Deno is here to fix Node's mistakes

Deno 1.0 is a new runtime for JavaScript and TypeScript

Maika Möbus
Deno 1.0
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The first major version Deno 1.0 has been released. This runtime for running JavaScript and TypeScript code outside the browser was created by Node.js developer Ryan Dahl. In 2018, he started working on Deno to fix his design regrets in Node. Let’s see what sets this new runtime apart and where to get it.

The arrival of Deno 1.0 has been announced on the official website. Developed to iron out issues in the widely used JavaScript runtime Node.js, this JavaScript and TypeScript runtime also lets you run your code outside the browser but adds additional features such as support for TypeScript out of the box. Deno is based on the V8 JavaScript engine as well as the programming language Rust, which is known for its focus on security.

SEE ALSO: Deno 1.0 – “Deno is a web browser for command-line scripts”

Deno 1.0

The JavaScript runtime Node.js was developed by Ryan Dahl in 2009—and things have changed since then. At the time of Node’s creation, for example, JavaScript did not yet have Promises or async/await, which Deno takes into account. Since Deno is designed to work not only for small but also complex use cases where type checking becomes important, it supports TypeScript without additional tooling and its standard modules are written in TypeScript as well.

For the occasion of Deno’s first major release, we interviewed Node.js and Deno developer Ryan Dahl to find out about the main differences between the runtimes:

Deno uses a radically simple module system where modules and URLs are in one-to-one correspondence. Furthermore, Deno can execute TypeScript code out of the box. These two features have the effect of greatly simplifying the developer workflow. Deno is stricter with security than Node. […] Generally, Deno acts more like a web browser – it is, in essence, a web browser for command-line scripts.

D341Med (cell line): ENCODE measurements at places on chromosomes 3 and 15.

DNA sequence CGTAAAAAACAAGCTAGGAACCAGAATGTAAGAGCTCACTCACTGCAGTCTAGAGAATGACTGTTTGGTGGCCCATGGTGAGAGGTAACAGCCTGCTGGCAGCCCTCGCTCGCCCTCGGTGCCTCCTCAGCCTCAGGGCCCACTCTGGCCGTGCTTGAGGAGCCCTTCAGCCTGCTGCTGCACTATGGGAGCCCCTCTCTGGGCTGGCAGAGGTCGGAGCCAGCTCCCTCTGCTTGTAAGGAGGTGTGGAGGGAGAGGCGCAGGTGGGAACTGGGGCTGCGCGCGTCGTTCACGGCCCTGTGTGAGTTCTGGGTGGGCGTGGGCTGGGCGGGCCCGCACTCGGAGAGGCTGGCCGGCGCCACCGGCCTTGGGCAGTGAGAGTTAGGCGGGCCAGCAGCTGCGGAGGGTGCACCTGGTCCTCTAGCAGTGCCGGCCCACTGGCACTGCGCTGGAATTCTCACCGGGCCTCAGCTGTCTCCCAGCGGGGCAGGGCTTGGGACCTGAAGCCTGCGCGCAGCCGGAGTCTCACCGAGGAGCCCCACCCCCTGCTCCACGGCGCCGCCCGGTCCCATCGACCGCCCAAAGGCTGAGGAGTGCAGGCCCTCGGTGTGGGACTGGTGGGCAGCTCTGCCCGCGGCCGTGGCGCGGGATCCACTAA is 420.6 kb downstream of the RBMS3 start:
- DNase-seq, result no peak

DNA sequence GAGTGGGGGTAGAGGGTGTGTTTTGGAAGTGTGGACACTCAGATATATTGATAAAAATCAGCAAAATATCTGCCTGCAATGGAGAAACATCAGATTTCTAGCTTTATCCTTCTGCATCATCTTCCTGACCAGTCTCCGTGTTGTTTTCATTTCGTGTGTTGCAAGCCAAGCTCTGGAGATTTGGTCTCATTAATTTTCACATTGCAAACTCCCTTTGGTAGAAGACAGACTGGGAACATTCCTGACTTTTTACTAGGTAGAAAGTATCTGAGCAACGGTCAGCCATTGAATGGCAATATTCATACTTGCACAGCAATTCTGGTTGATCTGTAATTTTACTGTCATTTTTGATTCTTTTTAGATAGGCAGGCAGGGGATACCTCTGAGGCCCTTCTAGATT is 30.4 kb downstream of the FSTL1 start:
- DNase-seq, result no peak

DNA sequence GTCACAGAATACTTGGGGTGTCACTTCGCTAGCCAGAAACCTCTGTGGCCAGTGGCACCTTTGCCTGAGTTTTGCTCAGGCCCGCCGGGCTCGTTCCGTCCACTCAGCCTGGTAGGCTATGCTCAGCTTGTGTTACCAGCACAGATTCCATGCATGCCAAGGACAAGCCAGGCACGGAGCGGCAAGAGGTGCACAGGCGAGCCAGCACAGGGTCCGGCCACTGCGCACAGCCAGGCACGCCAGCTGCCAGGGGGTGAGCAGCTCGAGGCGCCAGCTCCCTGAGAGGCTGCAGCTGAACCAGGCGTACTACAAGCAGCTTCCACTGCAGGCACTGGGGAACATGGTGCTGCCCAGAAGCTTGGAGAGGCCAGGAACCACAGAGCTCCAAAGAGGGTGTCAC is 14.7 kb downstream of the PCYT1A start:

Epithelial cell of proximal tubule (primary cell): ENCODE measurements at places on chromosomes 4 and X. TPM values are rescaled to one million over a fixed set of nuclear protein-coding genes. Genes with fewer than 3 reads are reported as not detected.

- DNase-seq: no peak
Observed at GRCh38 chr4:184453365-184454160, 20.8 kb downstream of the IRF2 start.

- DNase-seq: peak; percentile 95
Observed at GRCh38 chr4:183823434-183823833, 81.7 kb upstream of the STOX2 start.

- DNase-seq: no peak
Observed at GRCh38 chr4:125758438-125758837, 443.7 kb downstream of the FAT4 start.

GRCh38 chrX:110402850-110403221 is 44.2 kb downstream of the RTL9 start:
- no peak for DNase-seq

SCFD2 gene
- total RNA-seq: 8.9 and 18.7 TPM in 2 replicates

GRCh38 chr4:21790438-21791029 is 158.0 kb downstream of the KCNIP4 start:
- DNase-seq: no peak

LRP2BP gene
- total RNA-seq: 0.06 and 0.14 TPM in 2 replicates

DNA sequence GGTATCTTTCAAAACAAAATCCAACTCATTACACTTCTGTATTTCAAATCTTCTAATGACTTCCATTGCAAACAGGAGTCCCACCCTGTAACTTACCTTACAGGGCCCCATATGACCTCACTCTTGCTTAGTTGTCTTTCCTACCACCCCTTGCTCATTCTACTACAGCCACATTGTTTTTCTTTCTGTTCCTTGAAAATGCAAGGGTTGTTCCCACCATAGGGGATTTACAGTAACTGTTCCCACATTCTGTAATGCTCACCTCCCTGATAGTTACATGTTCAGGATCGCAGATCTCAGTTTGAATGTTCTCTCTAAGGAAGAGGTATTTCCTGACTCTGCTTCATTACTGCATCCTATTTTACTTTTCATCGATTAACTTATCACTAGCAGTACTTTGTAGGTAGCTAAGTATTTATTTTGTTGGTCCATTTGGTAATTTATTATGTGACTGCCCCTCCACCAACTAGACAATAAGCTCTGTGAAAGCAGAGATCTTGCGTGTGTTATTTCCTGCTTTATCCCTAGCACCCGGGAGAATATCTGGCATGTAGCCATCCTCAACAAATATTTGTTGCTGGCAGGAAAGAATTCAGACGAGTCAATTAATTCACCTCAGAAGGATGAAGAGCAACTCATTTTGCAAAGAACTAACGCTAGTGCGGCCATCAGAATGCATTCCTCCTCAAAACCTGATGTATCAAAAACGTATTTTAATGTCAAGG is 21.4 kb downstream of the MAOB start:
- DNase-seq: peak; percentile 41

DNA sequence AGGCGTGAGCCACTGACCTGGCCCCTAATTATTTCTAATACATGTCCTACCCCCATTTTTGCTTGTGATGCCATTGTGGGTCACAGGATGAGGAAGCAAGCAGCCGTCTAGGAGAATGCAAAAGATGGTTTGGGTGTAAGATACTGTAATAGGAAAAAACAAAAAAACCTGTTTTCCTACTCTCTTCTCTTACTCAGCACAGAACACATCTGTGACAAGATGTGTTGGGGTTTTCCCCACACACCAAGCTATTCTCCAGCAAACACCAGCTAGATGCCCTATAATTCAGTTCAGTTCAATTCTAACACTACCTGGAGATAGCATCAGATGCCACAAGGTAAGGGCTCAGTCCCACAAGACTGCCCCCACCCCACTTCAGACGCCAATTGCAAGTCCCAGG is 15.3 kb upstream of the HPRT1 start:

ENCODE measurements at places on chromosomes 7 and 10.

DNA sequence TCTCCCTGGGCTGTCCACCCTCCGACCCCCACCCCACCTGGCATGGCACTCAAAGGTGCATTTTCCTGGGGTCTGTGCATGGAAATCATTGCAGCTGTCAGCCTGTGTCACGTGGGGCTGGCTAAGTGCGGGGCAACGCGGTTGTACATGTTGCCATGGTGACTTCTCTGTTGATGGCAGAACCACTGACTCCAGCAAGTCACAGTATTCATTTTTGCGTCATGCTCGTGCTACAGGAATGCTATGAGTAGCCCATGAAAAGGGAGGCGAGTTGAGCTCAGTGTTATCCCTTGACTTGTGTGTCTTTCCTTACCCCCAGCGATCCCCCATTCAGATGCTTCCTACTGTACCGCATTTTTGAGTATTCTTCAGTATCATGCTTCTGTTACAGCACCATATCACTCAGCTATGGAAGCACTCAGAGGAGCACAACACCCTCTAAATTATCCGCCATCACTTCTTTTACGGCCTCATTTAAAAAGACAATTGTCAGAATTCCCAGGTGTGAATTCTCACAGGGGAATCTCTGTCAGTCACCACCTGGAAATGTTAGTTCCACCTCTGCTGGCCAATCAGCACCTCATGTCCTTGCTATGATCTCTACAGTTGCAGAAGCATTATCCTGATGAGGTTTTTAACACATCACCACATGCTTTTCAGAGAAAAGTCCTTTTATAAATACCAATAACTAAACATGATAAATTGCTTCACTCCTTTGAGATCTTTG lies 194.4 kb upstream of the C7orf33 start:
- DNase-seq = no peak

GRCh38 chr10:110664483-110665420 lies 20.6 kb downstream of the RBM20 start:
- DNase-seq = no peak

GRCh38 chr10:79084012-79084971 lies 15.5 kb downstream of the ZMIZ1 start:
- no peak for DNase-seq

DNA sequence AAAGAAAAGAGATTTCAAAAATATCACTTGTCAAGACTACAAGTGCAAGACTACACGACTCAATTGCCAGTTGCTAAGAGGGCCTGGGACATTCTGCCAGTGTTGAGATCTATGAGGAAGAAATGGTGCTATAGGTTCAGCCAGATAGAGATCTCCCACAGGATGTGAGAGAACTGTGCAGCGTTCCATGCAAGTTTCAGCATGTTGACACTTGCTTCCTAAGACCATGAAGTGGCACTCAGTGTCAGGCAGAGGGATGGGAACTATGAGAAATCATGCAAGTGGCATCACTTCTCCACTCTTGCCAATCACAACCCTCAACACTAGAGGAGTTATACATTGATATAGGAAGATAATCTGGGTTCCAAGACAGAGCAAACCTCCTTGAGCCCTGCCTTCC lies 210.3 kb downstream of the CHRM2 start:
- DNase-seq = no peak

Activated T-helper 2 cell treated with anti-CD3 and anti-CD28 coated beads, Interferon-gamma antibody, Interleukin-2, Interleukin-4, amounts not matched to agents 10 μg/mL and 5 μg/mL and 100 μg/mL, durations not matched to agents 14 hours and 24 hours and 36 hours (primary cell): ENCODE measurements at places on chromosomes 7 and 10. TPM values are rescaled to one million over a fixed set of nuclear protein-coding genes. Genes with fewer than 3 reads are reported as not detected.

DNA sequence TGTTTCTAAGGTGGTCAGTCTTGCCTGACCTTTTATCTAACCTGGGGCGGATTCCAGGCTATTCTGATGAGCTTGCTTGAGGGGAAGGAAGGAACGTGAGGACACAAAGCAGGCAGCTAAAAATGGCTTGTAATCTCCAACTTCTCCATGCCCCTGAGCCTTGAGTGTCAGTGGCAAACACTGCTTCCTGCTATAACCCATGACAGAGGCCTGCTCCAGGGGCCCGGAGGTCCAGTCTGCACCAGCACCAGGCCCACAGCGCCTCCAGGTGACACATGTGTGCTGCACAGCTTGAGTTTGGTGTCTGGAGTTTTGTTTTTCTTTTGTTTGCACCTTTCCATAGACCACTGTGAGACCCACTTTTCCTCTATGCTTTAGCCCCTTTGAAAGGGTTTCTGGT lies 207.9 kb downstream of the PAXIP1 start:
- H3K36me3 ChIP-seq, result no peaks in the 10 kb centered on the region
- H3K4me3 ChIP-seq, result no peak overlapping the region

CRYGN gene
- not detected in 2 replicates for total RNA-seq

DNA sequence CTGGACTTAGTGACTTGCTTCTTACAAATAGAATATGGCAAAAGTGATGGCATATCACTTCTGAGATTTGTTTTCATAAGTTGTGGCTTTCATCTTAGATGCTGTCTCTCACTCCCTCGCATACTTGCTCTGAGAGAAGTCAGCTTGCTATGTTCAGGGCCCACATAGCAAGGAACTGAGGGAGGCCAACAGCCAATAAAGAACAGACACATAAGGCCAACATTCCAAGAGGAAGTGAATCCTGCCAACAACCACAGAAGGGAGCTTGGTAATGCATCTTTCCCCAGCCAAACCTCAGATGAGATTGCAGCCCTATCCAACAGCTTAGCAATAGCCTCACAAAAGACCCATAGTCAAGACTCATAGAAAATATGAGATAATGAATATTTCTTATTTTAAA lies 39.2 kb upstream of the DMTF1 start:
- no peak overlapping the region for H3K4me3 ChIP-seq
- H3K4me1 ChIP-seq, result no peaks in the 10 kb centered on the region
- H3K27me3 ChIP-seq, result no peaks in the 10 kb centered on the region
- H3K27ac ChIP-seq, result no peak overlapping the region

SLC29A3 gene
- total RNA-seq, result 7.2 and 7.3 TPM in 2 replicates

If you want to dig deeper into 10 points Dahl regrets about Node, you can watch this video of his talk at JSConf EU:

Deno is available as a single executable with no dependencies. It can, for example, be downloaded via PowerShell (iwr -useb | iex), Chocolatey (choco install deno), Scoop (scoop install deno), or as a binary from GitHub.

SEE ALSO: Node 14 released with diagnostic reports as stable feature

See the Deno 1.0 release post by Ryan Dahl, Bert Belder, and Bartek Iwańczuk for further details.

Maika Möbus
Maika Möbus has been an editor for Software & Support Media since January 2019. She studied Sociology at Goethe University Frankfurt and Johannes Gutenberg University Mainz.

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